Franklyn Mansfield Branley was born in New Rochelle, New York, 5 June 1915, and died of natural causes in Brunswick, Maine, on 5 May 2002, just one month before his 87th birthday. He will be remembered by the hundreds of grateful students he so skillfully introduced to astronomy. Franklyn Branleys parents were Ella Lockwood and Percival Branley. Mr. Branley was a veteran of the Spanish American war and an insurance salesman for Metropolitan Life. Frank's mother died during a flu epidemic when he was only a few years old. At that time, his sister was taken in by the Lockwood family and he and his two brothers were sent to live with a farm family near Newburgh, New York. His father visited them there on the weekends. Because he contracted polio at a young age, he did not participate in sports except for swimming. He was an avid stamp collector. After graduating from the New Paltz Normal School (now SUNY), he married his college sweetheart, Margaret Lemon, who became a grade school teacher for a while. After he retired, he and Peg moved from New Jersey to Sag Harbor, New York. When they were both in their eighties, they moved to Thornton Oaks, a retirement community in Brunswick, Maine. His life had been devoted to education, chiefly writing books that make science accessible to, and fun for, children at the grade school level. There are about 200 of his books in print, or available in school libraries or on the shelves of now grown youngsters who have saved them for their children. His last, published posthumously in fall 2002, ``Mission to Mars," has a forward by Neil Armstrong. Frank and his publishers have been able to engage top-flight illustrators with the imagination to envision his concepts. Each one is only about 30 pages, with few words on a page. Thus, each book lights a candle against the cursed darkness. Branley joined the staff of the American Museum-Hayden Planetarium in September 1956, to run the Planetariums education program. He came from the New Jersey State Teachers College where he was teaching teachers how to teach science, and had been a guest lecturer at the Hayden for several months. Frank continued his own education while working at the Planetarium, gaining a Masters degree from New York University, and his Ed. D. from Columbia Teachers College. I joined the Hayden staff two weeks after Frank. Many of our friends and professional colleagues are aware of the confusion caused by the coincidence of our arrival and the similarity of our names. Frank did not appreciate it when the payroll department took my deductions from his check. About five years ago, a librarian I met in our travels wanted to know if I still wrote books. Evidently, the confusion persists. On Friday, 4 October 1957, the Russian satellite, Sputnik, was sent into orbit, surprising the world, and embarrassing our science establishment in the midst of the International Geophysical Year. CBS producers Vern Diamond and Don Hewitt were at the Planetarium on Saturday to plan a Sunday nationwide broadcast concerning this event. Branley and I were the only staff members available for the hour-long show. Richard C. Hottlet was at the Planetarium, and Douglas Edwards was in the CBS studio. It went well. In 1959, Chairman Joseph Miles Chamberlain, then Education Officer of the AAS, Frank Edmondson, AAS Treasurer, and Frank Branley met at the nearby Alden Hotel for lunch. When they had finished, the Society's Visiting Professor program was born. Branley, assisted by his secretary Barbara Harrison, administered the program for several years. The first four in the stable were Harlow Shapley, Seth Nicholson, Frank Edmondson, and Gibson Reaves. This highly successful program is now named for Harlow Shapley. In 1968, he took the reins of the Hayden as Chairman until he retired in 1972. During that time, we went to taped public shows, but shows for schools continued to be live. The use of tapes for the shows allowed much tighter control over their scientific content, and for more uniformity in their presentation. Gone, however, were ``the live lecturers and their live mistakes," as someone complained. This was also the period when we changed from a Zeiss Model 4 star projector to a Zeiss Model 6. This entailed a major renovation of the Sky Theater. Branley also transformed the room with the ceiling model of the Copernican solar system into another theater using eleven screens with 22 slide projectors. This involved a very complex control system taking several months to perfect. During his whole tenure at the Hayden, Branley organized many workshops for the teachers of the Metropolitan New York area. These were very well conceived and received. Not only did the teachers get useful instruction from professional astronomers, they were also entertained with a behind-the-scenes look at the Planetarium, and could see how the shows were put on. Many brought their classes to see the shows, a welcome occurrence, because all our income came solely from the box office. Perhaps Frank Branley's greatest direct impact on astronomy, and even the Society, was a program sponsored by the National Science Foundation for 13 years. It was a two-week summer adventure for top-level high school students with a strong interest in science, especially astronomy. They arrived from all over the country, but we never knew quite where they were staying. Every morning, there were at least two concentrated lectures by top astronomers and other specialists. In the afternoon, astronomy graduate students, also from around the country, gave a continuing course in astronomy. The students were either reinforced in their interest in astronomy, or they found out it was not for them. Either outcome was good, as it came early in their lives. The program must have been well respected, for the NSF seldom financed anything like this for more than about three years. At his death, he was survived by his wife, Margaret, a sister Marion Gray, daughter Mary Jane Day, four grandchildren, and four great-grandchildren. Another daughter, Sandra Kay Bridges, died in 1985.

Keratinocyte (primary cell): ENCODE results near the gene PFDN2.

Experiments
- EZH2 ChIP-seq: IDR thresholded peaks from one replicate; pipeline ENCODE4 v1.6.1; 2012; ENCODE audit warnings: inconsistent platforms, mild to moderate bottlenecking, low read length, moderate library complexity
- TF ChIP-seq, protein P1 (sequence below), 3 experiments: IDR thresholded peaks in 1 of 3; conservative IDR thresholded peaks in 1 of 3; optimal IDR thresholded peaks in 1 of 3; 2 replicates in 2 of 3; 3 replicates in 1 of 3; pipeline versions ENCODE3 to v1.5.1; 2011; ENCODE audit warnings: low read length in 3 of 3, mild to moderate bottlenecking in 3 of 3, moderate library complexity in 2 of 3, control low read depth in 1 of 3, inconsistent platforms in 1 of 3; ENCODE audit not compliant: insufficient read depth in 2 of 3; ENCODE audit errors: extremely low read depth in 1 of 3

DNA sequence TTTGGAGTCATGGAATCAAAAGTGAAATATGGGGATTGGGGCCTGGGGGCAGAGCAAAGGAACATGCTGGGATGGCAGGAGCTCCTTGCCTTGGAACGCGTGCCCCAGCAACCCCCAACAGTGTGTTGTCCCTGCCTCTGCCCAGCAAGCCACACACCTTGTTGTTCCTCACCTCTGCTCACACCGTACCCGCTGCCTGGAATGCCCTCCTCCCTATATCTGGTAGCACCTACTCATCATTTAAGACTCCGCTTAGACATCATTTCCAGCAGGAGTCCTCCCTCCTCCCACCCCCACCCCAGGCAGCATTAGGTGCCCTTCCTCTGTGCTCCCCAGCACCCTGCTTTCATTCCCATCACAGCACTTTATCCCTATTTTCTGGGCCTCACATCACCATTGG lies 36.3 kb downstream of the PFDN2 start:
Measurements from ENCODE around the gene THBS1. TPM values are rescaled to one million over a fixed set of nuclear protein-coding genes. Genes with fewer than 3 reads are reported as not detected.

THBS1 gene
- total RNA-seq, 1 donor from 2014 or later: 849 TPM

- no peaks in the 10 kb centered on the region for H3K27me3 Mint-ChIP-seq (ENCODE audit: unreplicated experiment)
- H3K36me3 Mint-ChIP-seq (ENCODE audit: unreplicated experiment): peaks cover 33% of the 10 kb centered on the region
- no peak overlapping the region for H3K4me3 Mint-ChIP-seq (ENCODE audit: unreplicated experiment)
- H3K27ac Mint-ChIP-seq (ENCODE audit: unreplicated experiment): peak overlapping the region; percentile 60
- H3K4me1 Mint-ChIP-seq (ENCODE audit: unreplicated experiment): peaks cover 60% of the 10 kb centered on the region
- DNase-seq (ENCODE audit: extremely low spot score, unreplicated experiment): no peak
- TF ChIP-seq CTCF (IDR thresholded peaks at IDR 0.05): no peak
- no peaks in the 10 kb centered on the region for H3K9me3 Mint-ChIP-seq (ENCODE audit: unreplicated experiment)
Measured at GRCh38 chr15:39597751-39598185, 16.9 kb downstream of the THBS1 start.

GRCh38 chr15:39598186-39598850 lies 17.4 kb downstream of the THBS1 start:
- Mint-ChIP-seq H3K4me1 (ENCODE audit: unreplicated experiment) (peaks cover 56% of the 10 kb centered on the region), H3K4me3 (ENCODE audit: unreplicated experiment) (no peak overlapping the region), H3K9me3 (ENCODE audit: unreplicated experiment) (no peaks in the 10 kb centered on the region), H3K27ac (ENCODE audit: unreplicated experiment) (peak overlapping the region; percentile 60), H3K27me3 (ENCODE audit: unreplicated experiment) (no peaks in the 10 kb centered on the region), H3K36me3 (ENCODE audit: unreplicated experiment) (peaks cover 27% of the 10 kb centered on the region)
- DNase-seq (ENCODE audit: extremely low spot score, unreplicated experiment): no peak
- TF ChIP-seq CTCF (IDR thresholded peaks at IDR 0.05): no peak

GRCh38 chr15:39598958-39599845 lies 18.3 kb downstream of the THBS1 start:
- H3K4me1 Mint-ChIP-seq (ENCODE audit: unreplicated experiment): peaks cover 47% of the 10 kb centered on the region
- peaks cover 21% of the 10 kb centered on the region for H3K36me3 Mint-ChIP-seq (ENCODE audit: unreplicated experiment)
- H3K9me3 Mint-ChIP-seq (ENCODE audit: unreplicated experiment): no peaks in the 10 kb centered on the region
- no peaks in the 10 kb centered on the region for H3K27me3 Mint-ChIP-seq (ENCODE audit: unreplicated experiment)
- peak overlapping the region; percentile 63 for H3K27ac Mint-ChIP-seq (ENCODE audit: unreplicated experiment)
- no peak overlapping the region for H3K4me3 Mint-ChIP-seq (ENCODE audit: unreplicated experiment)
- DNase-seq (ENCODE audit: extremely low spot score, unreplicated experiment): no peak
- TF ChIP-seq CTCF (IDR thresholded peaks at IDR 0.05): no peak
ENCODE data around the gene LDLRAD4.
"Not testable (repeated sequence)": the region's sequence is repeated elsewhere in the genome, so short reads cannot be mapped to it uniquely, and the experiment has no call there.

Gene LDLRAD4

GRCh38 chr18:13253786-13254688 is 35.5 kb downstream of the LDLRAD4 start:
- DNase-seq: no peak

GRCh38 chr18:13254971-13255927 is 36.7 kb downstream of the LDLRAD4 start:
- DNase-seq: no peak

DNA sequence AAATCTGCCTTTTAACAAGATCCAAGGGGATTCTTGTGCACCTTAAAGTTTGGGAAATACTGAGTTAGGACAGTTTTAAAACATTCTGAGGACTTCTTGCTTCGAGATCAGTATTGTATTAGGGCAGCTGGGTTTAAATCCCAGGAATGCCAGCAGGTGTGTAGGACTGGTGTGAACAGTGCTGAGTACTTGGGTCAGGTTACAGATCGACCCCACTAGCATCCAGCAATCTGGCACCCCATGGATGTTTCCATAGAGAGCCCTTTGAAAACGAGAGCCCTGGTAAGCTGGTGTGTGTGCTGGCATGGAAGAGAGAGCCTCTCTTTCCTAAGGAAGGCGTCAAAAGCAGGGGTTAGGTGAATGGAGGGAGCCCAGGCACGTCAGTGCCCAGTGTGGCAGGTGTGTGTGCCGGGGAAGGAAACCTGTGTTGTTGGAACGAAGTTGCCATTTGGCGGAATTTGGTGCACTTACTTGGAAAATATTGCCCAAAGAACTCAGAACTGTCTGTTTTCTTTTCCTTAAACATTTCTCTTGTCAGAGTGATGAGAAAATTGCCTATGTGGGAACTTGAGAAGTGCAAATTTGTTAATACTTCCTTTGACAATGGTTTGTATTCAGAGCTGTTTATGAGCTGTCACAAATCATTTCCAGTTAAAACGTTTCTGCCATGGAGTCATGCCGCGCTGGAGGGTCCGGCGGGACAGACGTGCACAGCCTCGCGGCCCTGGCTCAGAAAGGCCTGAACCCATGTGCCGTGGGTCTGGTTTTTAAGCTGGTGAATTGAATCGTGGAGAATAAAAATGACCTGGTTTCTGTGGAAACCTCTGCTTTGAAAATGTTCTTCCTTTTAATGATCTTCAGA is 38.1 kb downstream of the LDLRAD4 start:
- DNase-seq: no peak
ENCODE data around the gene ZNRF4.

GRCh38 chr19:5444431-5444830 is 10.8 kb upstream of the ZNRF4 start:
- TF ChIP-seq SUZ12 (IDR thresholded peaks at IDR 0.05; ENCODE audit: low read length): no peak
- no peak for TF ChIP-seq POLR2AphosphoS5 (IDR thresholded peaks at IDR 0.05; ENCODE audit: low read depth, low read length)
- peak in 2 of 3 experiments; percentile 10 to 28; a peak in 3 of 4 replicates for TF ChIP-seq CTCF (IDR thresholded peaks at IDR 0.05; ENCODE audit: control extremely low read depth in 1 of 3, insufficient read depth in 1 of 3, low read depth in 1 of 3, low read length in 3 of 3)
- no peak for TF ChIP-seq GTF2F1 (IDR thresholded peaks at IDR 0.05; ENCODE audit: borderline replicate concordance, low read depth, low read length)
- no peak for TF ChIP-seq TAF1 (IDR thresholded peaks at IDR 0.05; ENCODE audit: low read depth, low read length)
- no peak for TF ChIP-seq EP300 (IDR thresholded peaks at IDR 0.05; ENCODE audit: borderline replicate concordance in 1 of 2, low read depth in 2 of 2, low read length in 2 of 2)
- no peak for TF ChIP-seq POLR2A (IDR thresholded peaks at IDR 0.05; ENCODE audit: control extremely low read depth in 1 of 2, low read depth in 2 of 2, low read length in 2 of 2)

11. Obituary: Clifford G. Toner (1959-2009)